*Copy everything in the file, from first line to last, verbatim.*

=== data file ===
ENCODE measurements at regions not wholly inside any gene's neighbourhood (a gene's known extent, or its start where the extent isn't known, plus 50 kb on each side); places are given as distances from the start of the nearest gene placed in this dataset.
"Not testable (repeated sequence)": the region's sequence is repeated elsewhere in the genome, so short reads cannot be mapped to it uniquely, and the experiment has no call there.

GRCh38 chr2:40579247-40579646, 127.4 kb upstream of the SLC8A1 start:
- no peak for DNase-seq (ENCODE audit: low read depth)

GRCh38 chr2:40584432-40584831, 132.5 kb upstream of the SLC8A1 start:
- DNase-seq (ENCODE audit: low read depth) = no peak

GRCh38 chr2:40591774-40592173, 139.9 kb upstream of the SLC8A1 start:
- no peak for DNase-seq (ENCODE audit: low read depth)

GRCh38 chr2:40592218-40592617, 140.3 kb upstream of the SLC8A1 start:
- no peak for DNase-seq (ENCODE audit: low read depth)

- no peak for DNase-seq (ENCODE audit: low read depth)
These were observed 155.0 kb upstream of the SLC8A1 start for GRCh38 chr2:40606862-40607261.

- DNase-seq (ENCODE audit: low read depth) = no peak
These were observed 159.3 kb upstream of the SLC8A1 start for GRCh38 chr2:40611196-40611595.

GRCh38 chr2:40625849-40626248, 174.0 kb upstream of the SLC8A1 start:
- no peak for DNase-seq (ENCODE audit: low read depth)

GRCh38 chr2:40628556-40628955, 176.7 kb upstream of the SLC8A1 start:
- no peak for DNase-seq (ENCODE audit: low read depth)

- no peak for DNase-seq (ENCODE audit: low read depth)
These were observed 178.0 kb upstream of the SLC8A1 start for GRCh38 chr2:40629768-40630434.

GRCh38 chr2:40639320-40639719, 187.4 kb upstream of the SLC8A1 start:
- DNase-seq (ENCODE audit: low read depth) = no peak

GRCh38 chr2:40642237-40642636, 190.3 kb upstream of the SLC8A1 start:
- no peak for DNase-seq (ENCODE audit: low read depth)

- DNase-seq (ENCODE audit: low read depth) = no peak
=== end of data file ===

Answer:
ENCODE measurements at regions not wholly inside any gene's neighbourhood (a gene's known extent, or its start where the extent isn't known, plus 50 kb on each side); places are given as distances from the start of the nearest gene placed in this dataset.
"Not testable (repeated sequence)": the region's sequence is repeated elsewhere in the genome, so short reads cannot be mapped to it uniquely, and the experiment has no call there.

GRCh38 chr2:40579247-40579646, 127.4 kb upstream of the SLC8A1 start:
- no peak for DNase-seq (ENCODE audit: low read depth)

GRCh38 chr2:40584432-40584831, 132.5 kb upstream of the SLC8A1 start:
- DNase-seq (ENCODE audit: low read depth) = no peak

GRCh38 chr2:40591774-40592173, 139.9 kb upstream of the SLC8A1 start:
- no peak for DNase-seq (ENCODE audit: low read depth)

GRCh38 chr2:40592218-40592617, 140.3 kb upstream of the SLC8A1 start:
- no peak for DNase-seq (ENCODE audit: low read depth)

- no peak for DNase-seq (ENCODE audit: low read depth)
These were observed 155.0 kb upstream of the SLC8A1 start for GRCh38 chr2:40606862-40607261.

- DNase-seq (ENCODE audit: low read depth) = no peak
These were observed 159.3 kb upstream of the SLC8A1 start for GRCh38 chr2:40611196-40611595.

GRCh38 chr2:40625849-40626248, 174.0 kb upstream of the SLC8A1 start:
- no peak for DNase-seq (ENCODE audit: low read depth)

GRCh38 chr2:40628556-40628955, 176.7 kb upstream of the SLC8A1 start:
- no peak for DNase-seq (ENCODE audit: low read depth)

- no peak for DNase-seq (ENCODE audit: low read depth)
These were observed 178.0 kb upstream of the SLC8A1 start for GRCh38 chr2:40629768-40630434.

GRCh38 chr2:40639320-40639719, 187.4 kb upstream of the SLC8A1 start:
- DNase-seq (ENCODE audit: low read depth) = no peak

GRCh38 chr2:40642237-40642636, 190.3 kb upstream of the SLC8A1 start:
- no peak for DNase-seq (ENCODE audit: low read depth)

- DNase-seq (ENCODE audit: low read depth) = no peak